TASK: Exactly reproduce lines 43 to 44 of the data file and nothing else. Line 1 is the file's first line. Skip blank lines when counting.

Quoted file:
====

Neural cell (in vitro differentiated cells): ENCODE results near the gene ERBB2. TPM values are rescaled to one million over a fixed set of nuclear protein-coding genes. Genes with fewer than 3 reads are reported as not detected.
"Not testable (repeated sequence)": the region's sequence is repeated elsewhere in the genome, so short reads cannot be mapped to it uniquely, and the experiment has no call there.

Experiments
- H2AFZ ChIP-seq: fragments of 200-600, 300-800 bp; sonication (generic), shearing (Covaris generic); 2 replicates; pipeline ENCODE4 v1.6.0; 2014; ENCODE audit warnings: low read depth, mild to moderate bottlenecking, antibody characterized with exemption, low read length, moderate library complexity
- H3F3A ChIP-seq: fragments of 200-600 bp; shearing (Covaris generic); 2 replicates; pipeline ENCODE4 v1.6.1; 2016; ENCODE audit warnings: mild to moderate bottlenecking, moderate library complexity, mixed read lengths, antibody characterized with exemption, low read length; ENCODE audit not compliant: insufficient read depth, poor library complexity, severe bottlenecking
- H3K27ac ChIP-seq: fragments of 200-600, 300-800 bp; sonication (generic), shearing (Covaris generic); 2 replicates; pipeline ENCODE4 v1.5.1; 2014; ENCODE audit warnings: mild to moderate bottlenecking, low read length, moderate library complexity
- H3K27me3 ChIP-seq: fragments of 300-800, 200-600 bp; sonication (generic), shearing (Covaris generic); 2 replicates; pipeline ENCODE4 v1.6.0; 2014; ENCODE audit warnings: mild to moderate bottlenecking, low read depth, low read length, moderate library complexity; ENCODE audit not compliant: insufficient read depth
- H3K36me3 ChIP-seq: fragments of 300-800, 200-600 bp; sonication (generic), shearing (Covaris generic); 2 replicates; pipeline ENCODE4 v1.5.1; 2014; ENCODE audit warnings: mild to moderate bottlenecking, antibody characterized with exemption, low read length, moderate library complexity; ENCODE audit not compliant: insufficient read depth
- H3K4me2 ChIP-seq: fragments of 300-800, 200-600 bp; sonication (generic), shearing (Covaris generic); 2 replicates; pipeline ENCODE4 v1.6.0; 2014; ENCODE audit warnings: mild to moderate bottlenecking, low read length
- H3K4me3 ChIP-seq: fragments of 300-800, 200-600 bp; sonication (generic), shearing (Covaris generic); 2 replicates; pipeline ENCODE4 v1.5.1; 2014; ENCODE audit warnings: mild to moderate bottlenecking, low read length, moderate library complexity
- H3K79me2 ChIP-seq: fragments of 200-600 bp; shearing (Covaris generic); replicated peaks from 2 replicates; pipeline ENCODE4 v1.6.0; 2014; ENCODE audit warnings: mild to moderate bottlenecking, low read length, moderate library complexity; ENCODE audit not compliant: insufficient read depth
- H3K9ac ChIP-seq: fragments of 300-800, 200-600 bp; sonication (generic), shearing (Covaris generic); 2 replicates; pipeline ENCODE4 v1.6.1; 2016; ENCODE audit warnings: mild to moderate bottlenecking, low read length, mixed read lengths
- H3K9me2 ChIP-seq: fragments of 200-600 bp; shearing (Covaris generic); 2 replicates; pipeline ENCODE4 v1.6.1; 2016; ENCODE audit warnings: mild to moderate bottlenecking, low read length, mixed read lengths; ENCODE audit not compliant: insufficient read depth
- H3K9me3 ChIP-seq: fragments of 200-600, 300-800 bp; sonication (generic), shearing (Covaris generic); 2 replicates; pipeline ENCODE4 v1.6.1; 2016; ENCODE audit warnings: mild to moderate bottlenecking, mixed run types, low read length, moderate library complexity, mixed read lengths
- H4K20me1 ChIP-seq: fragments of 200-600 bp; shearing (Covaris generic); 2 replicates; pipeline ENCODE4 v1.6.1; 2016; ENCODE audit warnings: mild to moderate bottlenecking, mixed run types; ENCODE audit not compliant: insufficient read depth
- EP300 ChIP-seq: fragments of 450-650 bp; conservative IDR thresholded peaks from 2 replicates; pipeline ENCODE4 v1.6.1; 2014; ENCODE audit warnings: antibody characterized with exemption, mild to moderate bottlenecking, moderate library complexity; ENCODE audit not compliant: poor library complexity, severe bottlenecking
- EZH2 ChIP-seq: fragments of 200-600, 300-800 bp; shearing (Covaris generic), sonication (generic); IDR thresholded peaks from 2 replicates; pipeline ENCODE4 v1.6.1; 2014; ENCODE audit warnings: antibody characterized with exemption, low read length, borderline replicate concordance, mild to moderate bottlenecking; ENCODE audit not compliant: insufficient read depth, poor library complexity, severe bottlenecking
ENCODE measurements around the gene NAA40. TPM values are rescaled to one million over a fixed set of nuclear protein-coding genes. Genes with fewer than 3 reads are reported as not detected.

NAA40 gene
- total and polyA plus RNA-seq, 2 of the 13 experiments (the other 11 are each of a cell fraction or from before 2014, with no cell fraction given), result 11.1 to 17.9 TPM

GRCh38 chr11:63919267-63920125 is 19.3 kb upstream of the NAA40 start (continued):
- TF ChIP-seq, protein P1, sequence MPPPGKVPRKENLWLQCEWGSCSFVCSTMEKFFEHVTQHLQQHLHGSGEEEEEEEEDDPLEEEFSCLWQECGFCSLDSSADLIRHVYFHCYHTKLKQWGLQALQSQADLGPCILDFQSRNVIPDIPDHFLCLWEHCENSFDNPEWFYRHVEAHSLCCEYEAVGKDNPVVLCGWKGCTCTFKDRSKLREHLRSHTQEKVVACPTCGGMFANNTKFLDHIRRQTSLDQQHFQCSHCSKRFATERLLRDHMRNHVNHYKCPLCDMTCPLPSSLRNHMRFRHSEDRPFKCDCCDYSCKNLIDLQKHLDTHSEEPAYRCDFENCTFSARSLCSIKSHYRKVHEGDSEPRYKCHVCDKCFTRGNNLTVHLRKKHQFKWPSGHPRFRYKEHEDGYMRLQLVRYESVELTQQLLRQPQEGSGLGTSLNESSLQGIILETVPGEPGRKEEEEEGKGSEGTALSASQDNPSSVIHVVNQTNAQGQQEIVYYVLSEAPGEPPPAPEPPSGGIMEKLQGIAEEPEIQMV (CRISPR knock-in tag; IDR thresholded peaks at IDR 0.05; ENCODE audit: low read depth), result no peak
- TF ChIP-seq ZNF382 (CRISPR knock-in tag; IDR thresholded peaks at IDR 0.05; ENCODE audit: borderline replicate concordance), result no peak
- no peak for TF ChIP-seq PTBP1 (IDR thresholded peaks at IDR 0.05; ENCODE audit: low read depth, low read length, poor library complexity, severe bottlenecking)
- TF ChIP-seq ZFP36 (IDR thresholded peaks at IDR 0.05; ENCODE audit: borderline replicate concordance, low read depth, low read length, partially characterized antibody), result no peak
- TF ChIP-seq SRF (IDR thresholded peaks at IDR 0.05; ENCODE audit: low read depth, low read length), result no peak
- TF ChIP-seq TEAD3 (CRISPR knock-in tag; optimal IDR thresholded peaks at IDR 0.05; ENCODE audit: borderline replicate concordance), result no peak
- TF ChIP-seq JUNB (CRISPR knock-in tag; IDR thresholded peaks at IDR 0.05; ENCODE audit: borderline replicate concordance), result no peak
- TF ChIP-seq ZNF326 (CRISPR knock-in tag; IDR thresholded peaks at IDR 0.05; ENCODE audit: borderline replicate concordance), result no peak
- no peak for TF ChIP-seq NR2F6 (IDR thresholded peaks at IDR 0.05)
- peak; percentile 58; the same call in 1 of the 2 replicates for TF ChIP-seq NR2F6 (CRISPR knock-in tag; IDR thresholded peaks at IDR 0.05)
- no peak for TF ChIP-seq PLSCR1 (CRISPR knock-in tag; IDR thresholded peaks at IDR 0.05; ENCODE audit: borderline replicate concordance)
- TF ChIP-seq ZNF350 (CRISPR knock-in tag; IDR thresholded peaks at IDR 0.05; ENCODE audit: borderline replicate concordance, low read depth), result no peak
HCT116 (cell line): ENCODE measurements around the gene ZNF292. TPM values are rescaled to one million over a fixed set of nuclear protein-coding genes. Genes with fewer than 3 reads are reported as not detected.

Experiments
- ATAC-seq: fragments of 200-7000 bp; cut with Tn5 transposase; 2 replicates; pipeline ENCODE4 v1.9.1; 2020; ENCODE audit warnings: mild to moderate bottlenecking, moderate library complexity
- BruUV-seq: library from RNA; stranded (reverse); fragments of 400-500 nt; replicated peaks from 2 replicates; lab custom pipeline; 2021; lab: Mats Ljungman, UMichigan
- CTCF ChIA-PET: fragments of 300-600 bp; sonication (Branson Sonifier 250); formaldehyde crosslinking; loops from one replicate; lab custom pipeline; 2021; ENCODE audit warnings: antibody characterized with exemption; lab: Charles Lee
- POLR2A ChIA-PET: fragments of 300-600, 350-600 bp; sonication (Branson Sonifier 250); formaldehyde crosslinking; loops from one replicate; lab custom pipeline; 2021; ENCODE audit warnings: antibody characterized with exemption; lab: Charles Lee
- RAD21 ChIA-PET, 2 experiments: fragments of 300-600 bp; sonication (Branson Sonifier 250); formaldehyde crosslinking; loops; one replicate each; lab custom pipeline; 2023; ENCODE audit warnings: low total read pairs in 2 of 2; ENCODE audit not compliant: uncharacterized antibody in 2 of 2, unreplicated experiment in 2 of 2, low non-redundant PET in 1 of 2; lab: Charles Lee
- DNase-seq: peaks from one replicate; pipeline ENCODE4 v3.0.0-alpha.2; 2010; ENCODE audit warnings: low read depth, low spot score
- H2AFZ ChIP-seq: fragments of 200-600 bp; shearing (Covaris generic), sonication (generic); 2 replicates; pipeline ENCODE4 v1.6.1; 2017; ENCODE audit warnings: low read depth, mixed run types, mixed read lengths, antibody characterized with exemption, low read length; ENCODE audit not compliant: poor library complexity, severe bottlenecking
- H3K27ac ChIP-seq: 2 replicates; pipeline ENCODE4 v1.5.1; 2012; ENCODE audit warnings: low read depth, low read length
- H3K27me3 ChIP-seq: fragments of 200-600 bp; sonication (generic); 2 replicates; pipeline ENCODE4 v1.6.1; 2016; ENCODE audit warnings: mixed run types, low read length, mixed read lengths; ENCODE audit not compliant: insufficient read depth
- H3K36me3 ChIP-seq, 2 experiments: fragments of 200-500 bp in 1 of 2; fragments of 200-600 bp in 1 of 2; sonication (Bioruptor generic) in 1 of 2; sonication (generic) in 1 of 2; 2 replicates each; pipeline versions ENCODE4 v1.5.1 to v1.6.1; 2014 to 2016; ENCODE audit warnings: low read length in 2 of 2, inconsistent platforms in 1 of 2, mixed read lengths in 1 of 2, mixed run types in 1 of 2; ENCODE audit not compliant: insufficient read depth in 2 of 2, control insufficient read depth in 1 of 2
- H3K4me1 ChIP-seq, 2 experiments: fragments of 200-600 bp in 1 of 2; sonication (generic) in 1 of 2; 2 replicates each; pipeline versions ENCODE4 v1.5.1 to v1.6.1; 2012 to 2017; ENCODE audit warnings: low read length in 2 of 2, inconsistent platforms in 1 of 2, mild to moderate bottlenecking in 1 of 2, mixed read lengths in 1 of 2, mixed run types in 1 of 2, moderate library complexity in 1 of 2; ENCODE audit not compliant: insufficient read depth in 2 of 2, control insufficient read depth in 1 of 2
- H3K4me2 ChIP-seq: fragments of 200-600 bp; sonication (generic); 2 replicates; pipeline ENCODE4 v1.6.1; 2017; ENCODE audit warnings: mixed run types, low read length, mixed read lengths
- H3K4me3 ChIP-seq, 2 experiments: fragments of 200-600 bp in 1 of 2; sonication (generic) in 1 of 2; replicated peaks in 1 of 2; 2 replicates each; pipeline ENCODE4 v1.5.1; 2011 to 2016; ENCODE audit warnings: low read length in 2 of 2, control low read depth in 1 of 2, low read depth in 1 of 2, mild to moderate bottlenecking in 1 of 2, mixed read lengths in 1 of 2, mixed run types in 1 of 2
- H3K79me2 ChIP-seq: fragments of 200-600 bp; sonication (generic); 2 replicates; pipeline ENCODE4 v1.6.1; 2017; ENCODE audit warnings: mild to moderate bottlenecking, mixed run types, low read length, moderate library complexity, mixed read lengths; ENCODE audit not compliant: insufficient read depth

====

- H3K27ac ChIP-seq: 2 replicates; pipeline ENCODE4 v1.5.1; 2012; ENCODE audit warnings: low read depth, low read length
- H3K27me3 ChIP-seq: fragments of 200-600 bp; sonication (generic); 2 replicates; pipeline ENCODE4 v1.6.1; 2016; ENCODE audit warnings: mixed run types, low read length, mixed read lengths; ENCODE audit not compliant: insufficient read depth